I find during SENCO training, and conversations with colleagues, that there is still a lack of recognition of the significance of prematurity , as an underlying cause of the changing pattern of childhood disability in the 21st Century.
For those wishing to either revisit, or update on this fact, attached is a position statement I wrote a few years ago, which, combined with the new Report posted on this website on Prematurely Born Children, from Dr Patricia Champion in New Zealand , will give and overview of the developments we have seen in the last quarter of a century .
Teacher Toolkit Podcast: Ross Morrison McGill interviews Professor Barry Carpenter about his career in Special Educational Needs.
This interview carries a particular focus on the education of children born prematurely, and interest shared by Ross McGill, as a Father to a pre term son, and Professor Carpenter, as an Educator and Researcher in this area.
It is important as more children born prematurely enter our school system, (and that is some 50,000 per annum) that their story can be shared with their peers.
The Champion Centre in New Zealand has been a pioneer in developing evidence based interventions to enhance and enrich the development of children born prematurely.
Now their Founder Dr Patricia Champion , MBE , has collaborated in developing this beautiful and poignant story for all children, ‘Earlybird’.
As she says:
“As a children’s story about premature birth, it is unique internationally. Parents of premature babies frequently told me that they did not have a good, or a special story to share with their growing children about their early birth. So, we decided to create a beautiful picture book that would help parents support children born as ‘earlybirds’ to make sense of their early experience,”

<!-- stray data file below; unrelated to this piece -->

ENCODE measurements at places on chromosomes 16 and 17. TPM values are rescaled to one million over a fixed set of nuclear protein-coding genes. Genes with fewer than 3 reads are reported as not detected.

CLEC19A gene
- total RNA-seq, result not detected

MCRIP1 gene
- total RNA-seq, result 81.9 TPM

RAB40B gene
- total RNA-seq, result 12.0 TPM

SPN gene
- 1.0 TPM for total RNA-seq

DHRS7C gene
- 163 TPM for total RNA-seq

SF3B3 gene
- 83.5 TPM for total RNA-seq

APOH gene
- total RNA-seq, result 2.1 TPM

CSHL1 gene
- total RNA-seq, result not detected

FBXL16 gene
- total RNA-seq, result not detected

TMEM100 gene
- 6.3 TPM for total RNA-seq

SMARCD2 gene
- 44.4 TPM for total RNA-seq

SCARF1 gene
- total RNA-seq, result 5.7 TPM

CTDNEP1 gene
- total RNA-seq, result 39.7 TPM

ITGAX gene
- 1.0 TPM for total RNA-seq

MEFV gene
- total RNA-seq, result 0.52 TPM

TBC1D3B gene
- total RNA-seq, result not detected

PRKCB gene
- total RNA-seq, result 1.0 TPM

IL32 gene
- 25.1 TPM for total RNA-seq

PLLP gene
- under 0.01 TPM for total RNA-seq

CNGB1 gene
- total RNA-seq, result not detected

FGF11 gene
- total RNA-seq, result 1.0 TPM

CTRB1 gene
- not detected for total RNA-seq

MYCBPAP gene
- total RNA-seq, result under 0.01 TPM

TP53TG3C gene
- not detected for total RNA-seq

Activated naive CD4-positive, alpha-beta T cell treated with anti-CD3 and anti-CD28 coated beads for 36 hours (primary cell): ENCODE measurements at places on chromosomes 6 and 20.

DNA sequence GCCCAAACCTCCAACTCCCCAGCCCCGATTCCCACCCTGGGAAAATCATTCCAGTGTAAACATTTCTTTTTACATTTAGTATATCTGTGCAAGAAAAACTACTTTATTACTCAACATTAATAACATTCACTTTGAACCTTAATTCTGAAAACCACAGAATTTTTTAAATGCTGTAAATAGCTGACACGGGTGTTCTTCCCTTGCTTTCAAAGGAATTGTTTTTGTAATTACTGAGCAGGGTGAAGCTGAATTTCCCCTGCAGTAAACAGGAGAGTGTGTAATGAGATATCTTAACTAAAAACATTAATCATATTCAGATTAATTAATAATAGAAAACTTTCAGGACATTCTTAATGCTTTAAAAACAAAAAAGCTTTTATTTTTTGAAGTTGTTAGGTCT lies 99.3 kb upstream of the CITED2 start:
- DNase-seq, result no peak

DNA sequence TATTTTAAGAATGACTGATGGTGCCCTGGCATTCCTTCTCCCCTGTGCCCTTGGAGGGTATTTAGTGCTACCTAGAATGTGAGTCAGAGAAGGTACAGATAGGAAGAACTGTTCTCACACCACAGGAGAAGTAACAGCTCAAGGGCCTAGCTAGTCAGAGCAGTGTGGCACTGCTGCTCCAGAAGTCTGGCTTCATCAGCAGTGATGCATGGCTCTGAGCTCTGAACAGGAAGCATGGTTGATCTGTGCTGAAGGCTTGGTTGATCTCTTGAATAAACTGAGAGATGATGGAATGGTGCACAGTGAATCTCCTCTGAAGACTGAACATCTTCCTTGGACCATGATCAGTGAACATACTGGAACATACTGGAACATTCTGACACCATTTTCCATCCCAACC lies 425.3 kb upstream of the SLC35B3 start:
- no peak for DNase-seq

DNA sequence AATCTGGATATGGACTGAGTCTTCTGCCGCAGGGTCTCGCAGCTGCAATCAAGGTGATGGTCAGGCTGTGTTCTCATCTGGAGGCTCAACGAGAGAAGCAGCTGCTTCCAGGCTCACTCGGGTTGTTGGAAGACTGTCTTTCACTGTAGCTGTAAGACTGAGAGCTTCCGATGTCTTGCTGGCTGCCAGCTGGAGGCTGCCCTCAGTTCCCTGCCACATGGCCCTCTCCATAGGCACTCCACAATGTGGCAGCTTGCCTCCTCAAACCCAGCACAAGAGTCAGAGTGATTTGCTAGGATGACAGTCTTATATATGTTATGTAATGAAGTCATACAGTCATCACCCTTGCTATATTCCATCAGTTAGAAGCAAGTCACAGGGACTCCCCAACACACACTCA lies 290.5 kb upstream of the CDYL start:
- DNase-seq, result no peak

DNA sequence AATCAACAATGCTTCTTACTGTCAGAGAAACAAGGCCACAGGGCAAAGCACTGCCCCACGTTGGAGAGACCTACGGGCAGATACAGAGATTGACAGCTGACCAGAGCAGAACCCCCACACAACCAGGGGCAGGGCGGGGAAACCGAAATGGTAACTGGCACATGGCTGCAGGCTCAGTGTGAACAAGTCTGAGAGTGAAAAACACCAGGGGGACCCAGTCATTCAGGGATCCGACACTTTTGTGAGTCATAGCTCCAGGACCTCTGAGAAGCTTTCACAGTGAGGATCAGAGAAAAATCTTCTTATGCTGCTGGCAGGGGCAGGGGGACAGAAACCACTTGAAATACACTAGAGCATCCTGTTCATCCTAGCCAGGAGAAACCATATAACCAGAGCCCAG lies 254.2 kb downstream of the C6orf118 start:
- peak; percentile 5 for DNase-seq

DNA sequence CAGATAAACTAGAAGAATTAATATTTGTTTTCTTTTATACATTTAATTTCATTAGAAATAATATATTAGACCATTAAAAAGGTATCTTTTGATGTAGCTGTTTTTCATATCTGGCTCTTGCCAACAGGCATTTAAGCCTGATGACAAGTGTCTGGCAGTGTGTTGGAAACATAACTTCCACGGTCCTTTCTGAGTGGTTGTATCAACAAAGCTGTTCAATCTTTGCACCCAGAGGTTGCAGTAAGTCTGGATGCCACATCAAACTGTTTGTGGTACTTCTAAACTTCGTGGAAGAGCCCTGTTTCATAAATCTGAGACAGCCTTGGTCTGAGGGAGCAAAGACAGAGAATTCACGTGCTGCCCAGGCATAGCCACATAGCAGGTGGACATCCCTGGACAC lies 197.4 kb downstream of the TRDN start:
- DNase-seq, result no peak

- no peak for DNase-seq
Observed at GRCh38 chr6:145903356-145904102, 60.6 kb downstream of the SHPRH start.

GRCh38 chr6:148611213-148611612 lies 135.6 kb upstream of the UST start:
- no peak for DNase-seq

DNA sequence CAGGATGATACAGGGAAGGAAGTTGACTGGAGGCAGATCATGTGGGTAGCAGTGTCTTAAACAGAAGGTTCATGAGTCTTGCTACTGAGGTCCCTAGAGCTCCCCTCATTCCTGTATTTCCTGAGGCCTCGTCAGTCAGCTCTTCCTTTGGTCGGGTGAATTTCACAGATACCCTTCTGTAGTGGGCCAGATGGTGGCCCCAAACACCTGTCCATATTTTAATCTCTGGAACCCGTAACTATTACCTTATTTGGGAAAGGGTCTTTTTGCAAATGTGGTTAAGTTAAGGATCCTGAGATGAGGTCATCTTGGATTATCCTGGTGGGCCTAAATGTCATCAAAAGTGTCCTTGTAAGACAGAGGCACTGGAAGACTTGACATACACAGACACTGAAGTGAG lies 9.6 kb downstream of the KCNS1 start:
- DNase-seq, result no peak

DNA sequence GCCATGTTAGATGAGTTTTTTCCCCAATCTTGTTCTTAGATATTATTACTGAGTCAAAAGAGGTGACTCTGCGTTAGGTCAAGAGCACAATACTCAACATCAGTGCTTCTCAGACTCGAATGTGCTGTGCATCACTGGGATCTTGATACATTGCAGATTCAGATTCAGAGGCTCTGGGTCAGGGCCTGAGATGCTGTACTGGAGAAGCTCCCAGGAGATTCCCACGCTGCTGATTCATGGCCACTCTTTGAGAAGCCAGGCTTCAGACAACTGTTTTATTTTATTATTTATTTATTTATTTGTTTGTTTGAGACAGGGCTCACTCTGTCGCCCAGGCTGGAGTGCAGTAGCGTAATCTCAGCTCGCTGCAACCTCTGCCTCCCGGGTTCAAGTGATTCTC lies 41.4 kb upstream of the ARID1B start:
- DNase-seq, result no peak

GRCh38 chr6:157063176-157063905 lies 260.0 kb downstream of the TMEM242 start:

Champion Centre Founder and book co-editor, Dr. Patricia Champion, MBE.
This is question I am often asked. My key thought in responding is that these children are often ‘wired differently’ – their brains are not configured as those of a full term infant might be. This does not automatically imply that they will have a learning disability or special educational need, but teachers need to be prepared that that these children may not perceive and deduct from information given, in the ways we usually expect from children.
Indeed, to repeat again the phrase given to me by the mother of a boy born at 24 weeks gestation after observing his first term in school, he is ‘wired differently’ . As a as a Teacher I then have so ask , “so of he is wired differently , in what ways does he learn differently ? And when I know how he learns differently, in what ways do I teach differently?”
Many teachers find the Engagement Profile (http://engagement4learning.com), a useful observational tool to profile neurodiversity in children, particularly as we start a new academic year.
This article may guide and refresh thinking around how we engage children whose learning pathways are different due to prematurity of birth.